This Masters provides students with an introduction to the advanced study of Postcolonial Studies. In particular, the programme is designed to facilitate a critical awareness of the theory and practice of Postcolonial Studies in the contemporary world.
The degree also incorporates a significant Research Training and Development component designed to provide students with general research and transferable skills.
This degree provides opportunities for students to develop and demonstrate knowledge, understanding, qualities, skills and other attributes in the following areas:
* The assumptions, theories and practices that have defined traditional studies of relations between developed and underdeveloped states, and the alternative conceptualisation provided by Postcolonial Studies
* Key concepts in Postcolonial Studies, e.g. hybridity, power and resistance
* An ability to relate general theoretical issues and debates of postcolonialism to particular case studies and conditions
* The basic principles of research design and strategy
* A range of methodological and analytical skills applicable in a wide variety of research contexts; and,
* The significance of alternative epistemological positions that provide the context for theory construction, research design and the selection of appropriate analytical techniques.
The core modules are currently as follows:
* Postcolonial Politics 1: Power, Colonialism and Identity
* Postcolonial Politics 2: Development, Democracy, Resistance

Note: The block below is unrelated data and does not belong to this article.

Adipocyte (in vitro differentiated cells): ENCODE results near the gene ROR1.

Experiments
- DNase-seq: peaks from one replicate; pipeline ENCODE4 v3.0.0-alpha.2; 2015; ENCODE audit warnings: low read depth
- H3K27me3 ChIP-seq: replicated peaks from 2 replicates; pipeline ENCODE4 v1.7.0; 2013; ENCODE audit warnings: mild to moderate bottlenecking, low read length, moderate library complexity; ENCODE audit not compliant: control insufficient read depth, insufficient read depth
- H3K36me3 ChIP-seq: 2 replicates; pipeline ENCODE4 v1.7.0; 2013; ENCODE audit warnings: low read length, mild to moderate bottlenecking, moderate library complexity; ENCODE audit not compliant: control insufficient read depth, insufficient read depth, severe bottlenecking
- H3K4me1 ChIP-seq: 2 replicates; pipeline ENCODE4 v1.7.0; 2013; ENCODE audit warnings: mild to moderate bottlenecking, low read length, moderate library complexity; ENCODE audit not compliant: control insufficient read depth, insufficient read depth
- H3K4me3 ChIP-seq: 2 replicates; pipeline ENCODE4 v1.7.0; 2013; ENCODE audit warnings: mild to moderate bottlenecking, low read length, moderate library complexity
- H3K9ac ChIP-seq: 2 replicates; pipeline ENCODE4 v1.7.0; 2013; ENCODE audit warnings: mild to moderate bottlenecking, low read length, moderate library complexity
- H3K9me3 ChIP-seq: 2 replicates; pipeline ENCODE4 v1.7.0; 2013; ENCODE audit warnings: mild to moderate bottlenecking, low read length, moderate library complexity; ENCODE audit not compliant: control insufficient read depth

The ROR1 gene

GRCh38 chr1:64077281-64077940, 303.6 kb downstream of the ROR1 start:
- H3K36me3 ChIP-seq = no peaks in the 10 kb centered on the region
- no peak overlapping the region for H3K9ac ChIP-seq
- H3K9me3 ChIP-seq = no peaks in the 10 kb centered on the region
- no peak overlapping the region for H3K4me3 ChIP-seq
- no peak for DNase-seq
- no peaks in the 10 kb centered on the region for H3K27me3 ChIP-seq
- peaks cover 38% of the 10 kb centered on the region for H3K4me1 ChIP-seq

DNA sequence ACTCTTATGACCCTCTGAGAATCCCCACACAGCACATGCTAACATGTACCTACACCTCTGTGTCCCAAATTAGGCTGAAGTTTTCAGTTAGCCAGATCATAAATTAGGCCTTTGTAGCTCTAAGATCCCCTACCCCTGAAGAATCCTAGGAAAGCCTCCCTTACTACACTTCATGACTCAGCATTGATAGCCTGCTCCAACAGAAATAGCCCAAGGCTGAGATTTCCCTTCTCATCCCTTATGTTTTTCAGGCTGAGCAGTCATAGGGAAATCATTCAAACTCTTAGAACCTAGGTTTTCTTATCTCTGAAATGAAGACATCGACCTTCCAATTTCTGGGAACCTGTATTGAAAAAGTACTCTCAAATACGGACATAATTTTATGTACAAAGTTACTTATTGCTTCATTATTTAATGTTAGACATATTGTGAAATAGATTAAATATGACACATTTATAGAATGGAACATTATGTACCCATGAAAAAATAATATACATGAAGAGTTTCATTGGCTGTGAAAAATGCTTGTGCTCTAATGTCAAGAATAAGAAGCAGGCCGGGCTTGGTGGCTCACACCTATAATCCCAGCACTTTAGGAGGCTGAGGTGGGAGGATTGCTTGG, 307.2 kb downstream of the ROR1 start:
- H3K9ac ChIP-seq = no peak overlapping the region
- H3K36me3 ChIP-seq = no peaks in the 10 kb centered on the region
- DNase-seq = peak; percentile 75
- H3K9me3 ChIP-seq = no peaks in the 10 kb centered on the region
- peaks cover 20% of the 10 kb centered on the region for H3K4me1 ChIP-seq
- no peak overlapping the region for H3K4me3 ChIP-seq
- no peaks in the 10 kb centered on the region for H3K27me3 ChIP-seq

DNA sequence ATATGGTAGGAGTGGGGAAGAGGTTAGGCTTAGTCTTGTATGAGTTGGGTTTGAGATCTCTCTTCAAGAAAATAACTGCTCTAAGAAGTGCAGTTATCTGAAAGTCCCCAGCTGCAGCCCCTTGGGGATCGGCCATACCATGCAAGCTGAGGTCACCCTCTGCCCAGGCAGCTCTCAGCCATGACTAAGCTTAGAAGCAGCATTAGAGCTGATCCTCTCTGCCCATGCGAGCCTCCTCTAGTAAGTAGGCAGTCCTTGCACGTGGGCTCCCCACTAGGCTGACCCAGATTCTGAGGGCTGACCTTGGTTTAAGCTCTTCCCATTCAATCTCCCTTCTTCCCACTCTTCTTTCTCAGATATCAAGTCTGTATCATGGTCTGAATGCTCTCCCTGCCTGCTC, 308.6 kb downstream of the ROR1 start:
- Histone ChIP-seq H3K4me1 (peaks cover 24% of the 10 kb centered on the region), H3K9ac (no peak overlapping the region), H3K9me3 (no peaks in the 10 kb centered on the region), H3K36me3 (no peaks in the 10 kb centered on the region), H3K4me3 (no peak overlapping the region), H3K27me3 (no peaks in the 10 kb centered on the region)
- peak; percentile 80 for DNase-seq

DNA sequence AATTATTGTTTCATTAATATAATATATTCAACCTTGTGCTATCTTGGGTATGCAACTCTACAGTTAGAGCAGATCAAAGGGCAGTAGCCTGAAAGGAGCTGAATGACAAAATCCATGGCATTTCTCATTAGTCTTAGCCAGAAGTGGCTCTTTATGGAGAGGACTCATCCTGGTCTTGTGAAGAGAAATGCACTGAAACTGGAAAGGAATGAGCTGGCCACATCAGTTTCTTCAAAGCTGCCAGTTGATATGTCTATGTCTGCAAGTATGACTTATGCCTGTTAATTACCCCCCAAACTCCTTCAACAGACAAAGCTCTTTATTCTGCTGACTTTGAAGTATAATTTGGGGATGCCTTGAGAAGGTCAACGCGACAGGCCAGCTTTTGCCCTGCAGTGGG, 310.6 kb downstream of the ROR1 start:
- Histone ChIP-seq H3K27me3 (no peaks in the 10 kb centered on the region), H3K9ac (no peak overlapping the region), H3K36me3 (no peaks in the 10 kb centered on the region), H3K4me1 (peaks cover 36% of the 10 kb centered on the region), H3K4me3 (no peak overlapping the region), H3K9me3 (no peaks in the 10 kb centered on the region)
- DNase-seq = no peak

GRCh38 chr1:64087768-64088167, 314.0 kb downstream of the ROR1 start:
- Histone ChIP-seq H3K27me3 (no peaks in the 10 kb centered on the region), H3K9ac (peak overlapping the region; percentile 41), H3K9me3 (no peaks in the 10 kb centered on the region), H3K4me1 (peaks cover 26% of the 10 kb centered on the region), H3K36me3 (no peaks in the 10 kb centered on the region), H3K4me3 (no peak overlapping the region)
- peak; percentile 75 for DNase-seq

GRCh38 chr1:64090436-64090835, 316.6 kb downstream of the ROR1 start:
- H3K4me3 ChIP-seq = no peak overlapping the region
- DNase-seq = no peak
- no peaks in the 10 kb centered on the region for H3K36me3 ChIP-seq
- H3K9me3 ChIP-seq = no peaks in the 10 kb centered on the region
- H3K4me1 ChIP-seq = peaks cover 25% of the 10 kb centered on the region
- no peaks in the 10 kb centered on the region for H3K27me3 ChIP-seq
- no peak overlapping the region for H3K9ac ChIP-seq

Optional Modules Many core modules can be taken as options by Specialist pathway students on other Masters degree schemes in the Department (with the exception of core modules that are already oversubscribed). The department teaches a number of dedicated Masters options each year. Masters optional modules in recent years have included: Theory and Practice of International Political Community; Security and Defence Policy in the European Union; International Legitimacy since 1648; and The Vietnam Syndrome and American Foreign Policy.
Please note that we cannot guarantee that every option listed here will be available each year.
Universities in the United Kingdom use a centralized system of undergraduate application: University and College Admissions Service (UCAS). It is used by both domestic and international students. Students have to register on the UCAS website before applying to the university. They will find all the necessary information about the application process on this website. Some graduate courses also require registration on this website, but in most cases students have to apply directly to the university. Some universities also accept undergraduate application through Common App (the information about it could be found on universities' websites).
Both undergraduate and graduate students may receive three types of responses from the university. The first one, “unconditional offer” means that you already reached all requirements and may be admitted to the university. The second one, “conditional offer” makes your admission possible if you fulfill some criteria – for example, have good grades on final exams. The third one, “unsuccessful application” means that you, unfortunately, could not be admitted to the university of you choice.
All universities require personal statement, which should include the reasons to study in the UK and the information about personal and professional goals of the student and a transcript, which includes grades received in high school or in the previous university.